Topeka Rep. Todd Tiahrt is making “very serious” preparations to run for the Senate in 2010, something that could lead to an intense Republican primary contest between the state’s two most senior congressmen.
Tiahrt, who represents the 4th District of south-central Kansas, stopped just short of declaring his candidacy Friday in an Associated Press interview. But he said he has made numerous phone calls and is receiving plenty of support.
“I’m putting together a steering committee and, at the appropriate time, I’ll make an announcement about that,” Tiahrt said. “I’m very serious about doing this.”
Rep. Jerry Moran, who represents the 1st District of western Kansas, has told constituents for months that he’ll run for the Senate. He has filed the state and federal paperwork necessary to start collecting contributions.
They would be seeking the seat held by Sen. Sam Brownback, a fellow Republican who is widely expected to run for governor in 2010. Gov. Kathleen Sebelius, who is term-limited in her job, is the Democrats’ best potential Senate candidate, but activists in both parties think President-elect Barack Obama may offer her a Cabinet job.
A Tiahrt-Moran race would feature two political veterans: Tiahrt won his seat in 1994, while Moran won his in 1996. Both have established regional power bases and have managed to attract support from both the GOP’s moderate and conservative wings, though Tiahrt is considered more conservative.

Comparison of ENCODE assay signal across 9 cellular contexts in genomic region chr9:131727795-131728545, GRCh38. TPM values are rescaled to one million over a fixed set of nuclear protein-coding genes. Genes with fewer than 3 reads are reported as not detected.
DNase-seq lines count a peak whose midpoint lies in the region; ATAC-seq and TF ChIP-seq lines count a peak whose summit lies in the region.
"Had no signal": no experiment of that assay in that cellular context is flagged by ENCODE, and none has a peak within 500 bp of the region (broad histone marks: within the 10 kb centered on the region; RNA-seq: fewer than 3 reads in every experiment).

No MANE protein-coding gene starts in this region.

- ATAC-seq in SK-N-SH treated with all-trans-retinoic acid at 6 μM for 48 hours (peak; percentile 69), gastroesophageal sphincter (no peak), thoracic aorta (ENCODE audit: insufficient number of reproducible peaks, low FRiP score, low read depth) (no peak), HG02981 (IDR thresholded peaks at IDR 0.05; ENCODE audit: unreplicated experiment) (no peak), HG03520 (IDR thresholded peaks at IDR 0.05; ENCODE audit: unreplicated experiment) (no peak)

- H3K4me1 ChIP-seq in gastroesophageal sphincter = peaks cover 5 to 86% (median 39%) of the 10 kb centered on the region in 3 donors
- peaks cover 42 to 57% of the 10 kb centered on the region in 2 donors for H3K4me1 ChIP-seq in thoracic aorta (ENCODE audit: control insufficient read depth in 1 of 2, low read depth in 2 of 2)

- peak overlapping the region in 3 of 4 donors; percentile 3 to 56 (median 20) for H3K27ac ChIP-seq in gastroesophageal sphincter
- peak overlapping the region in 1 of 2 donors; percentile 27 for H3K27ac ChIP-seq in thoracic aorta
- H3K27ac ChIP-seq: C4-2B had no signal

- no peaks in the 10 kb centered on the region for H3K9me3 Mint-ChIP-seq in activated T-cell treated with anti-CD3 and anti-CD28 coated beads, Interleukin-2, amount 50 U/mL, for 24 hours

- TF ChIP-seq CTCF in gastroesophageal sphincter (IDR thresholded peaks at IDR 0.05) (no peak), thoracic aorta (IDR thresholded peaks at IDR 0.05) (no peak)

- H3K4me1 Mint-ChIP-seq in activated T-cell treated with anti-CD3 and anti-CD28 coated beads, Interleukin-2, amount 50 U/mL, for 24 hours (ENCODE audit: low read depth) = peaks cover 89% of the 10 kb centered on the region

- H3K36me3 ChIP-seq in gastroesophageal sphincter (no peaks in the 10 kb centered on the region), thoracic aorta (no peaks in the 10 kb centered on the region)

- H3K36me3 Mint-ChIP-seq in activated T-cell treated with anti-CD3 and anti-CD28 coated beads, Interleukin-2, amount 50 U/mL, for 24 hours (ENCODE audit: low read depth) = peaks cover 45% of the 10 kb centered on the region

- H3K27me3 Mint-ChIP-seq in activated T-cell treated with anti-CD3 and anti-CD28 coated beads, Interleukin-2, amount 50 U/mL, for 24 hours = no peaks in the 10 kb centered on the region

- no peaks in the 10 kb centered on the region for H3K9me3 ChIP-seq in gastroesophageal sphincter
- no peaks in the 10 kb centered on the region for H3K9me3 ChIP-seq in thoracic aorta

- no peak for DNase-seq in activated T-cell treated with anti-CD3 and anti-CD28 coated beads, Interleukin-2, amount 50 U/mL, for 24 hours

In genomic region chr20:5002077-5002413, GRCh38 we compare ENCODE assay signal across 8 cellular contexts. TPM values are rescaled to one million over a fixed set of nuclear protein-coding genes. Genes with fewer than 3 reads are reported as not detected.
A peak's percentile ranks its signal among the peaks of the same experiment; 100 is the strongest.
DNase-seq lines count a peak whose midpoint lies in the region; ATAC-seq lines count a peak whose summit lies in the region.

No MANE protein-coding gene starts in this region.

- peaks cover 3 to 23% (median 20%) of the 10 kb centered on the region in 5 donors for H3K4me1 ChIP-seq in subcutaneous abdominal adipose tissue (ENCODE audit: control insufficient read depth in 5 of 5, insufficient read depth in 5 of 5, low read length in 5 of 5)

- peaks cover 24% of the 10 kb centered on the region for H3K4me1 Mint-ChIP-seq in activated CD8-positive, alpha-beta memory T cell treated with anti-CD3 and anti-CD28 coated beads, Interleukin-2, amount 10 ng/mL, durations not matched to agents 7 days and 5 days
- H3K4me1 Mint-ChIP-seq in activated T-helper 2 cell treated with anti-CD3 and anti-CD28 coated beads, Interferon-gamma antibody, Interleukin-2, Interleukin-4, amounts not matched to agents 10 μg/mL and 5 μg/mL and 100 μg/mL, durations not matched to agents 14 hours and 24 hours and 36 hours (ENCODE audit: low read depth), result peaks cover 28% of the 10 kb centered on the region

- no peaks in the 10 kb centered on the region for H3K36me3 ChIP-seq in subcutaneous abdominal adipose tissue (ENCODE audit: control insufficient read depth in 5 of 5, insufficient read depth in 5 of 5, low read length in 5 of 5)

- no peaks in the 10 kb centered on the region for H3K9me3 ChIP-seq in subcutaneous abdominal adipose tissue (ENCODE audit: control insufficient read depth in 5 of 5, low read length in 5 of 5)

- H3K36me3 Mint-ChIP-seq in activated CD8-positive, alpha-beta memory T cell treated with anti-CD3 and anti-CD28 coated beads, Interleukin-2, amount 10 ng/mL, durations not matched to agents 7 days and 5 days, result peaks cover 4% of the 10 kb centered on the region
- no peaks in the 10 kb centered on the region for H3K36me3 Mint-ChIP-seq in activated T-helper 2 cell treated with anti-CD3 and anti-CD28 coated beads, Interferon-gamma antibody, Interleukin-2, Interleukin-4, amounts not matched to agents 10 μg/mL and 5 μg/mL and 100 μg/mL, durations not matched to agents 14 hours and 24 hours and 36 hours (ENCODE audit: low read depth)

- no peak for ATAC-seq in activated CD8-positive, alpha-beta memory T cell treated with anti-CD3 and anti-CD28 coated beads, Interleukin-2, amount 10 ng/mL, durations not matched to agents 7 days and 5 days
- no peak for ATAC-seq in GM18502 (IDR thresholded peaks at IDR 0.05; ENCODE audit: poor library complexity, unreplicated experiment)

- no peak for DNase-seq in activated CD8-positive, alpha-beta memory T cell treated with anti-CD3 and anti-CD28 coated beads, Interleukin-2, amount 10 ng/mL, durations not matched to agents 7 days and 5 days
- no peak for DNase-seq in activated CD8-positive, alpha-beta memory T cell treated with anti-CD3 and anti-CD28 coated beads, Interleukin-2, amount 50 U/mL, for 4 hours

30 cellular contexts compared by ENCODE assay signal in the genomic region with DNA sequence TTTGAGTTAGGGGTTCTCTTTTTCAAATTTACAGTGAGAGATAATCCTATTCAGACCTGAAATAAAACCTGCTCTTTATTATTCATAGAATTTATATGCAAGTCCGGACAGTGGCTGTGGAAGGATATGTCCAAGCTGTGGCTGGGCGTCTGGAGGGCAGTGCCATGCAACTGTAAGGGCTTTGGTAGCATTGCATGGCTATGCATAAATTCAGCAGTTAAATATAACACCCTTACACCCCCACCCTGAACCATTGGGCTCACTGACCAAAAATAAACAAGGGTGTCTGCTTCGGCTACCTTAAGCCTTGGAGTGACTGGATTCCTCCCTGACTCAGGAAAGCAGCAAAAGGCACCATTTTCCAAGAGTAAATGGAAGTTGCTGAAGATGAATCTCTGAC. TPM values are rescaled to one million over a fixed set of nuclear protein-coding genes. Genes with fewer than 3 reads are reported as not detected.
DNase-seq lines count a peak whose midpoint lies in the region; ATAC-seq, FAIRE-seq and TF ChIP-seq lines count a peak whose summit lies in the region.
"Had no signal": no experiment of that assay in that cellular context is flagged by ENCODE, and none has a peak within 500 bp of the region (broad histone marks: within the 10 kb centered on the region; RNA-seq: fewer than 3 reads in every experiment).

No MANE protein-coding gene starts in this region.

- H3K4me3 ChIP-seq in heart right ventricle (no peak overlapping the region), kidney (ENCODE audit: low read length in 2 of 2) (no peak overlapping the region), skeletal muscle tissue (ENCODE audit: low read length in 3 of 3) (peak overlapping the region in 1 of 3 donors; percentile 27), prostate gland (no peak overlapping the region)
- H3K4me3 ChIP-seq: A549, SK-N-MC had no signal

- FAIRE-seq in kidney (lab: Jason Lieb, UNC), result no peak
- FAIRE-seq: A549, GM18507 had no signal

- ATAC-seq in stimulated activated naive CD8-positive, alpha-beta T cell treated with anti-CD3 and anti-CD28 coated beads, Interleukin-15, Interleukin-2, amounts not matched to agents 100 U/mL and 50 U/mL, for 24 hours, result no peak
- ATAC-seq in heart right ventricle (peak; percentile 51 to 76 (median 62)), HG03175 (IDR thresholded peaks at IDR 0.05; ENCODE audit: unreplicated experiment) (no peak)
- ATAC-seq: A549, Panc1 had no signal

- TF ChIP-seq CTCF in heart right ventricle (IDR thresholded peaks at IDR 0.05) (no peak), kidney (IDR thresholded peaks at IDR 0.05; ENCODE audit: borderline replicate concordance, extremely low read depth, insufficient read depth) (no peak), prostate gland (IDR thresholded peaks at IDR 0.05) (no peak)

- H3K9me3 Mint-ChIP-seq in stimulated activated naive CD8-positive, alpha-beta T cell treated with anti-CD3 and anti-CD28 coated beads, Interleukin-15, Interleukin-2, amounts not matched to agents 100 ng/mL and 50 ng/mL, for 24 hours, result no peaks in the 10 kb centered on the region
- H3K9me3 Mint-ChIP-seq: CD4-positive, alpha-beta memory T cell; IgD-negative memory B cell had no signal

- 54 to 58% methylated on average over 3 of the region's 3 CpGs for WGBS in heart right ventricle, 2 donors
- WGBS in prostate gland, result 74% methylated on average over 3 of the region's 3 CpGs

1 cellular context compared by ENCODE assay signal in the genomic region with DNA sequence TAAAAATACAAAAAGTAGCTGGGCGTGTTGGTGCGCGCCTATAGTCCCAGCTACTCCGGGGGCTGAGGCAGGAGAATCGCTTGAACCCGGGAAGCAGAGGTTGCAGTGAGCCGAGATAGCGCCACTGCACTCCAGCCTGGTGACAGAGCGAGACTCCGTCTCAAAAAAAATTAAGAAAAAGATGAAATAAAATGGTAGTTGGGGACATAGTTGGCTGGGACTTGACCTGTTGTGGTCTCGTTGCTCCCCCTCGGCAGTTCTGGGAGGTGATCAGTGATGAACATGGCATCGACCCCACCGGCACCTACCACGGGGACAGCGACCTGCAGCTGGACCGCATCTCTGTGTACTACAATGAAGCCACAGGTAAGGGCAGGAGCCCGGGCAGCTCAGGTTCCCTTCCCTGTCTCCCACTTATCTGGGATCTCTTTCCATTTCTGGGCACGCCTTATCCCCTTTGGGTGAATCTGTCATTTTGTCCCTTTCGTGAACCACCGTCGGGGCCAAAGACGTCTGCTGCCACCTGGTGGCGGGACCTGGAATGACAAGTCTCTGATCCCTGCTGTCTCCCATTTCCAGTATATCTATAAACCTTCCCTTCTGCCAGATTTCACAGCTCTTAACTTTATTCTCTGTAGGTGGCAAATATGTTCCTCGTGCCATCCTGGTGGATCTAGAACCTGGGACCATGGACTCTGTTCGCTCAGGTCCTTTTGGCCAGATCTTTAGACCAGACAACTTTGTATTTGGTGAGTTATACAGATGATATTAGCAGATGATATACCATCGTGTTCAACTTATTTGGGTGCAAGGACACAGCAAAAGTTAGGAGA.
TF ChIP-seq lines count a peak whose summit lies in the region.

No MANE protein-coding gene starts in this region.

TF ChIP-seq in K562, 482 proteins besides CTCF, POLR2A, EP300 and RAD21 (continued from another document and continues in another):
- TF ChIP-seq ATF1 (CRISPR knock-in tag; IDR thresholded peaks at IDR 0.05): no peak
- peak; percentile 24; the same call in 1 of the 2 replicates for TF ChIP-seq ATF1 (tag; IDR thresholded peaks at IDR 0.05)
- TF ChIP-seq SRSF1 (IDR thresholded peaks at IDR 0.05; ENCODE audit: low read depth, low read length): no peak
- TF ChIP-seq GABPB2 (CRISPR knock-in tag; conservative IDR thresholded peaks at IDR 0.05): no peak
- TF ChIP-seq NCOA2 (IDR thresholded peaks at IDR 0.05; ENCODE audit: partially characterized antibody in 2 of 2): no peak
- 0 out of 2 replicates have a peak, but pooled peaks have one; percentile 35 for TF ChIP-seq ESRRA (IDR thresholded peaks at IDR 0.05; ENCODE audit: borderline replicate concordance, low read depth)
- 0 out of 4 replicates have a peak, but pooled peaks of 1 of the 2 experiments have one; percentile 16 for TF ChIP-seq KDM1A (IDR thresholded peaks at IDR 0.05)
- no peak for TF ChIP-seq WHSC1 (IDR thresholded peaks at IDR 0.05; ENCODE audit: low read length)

Such a contest also would feature an intense scramble for votes in Johnson County, home to affluent Kansas City-area suburbs and 22 percent of the state’s registered Republicans.
“The battle is also in the most expensive media market in the entire state,” said Bob Beatty, a Washburn University political scientist. “If Tiahrt and Moran are running, they literally have to start raising money now.”
As of mid-October, Tiahrt had $1.18 million in cash in his congressional campaign fund, which could be transferred to a Senate race. Moran had about twice as much, $2.39 million.
Still, former Kansas GOP Chairman Tim Shallenburger expressed doubts about whether Moran will stay in the race.
Shallenburger was the unsuccessful GOP nominee for governor against Sebelius in 2002, when many Republicans were hoping that Moran would run and didn’t. In 2005, Moran jumped out of the governor’s race, then reconsidered but dropped out again.
Tiahrt also has raised his profile by campaigning for GOP congressional challengers in the 2nd and 3rd districts of eastern Kansas. But Moran’s sprawling district, which covers about two-thirds of the state, could make it easier for him to build a statewide presence.
And Ryan Wright, executive director of the Kansas Traditional Republican Majority, said Tiahrt could have more trouble than Moran drawing support from moderates, though he described Tiahrt as “pragmatic” and a solid “party person.”
“Jerry’s fortunate in that he already appeals to everybody,” Wright said. “I think it’s a very tough primary, but I give the edge to Jerry.”
Some Republicans, including Shallenburger and Wright, would like to avoid a contentious and expensive primary, particularly if Sebelius is the Democratic nominee.
“My guess is there probably ultimately will not be a primary,” Wright said. “I think one of them will drop out. At the end of the day, they’re both party people.”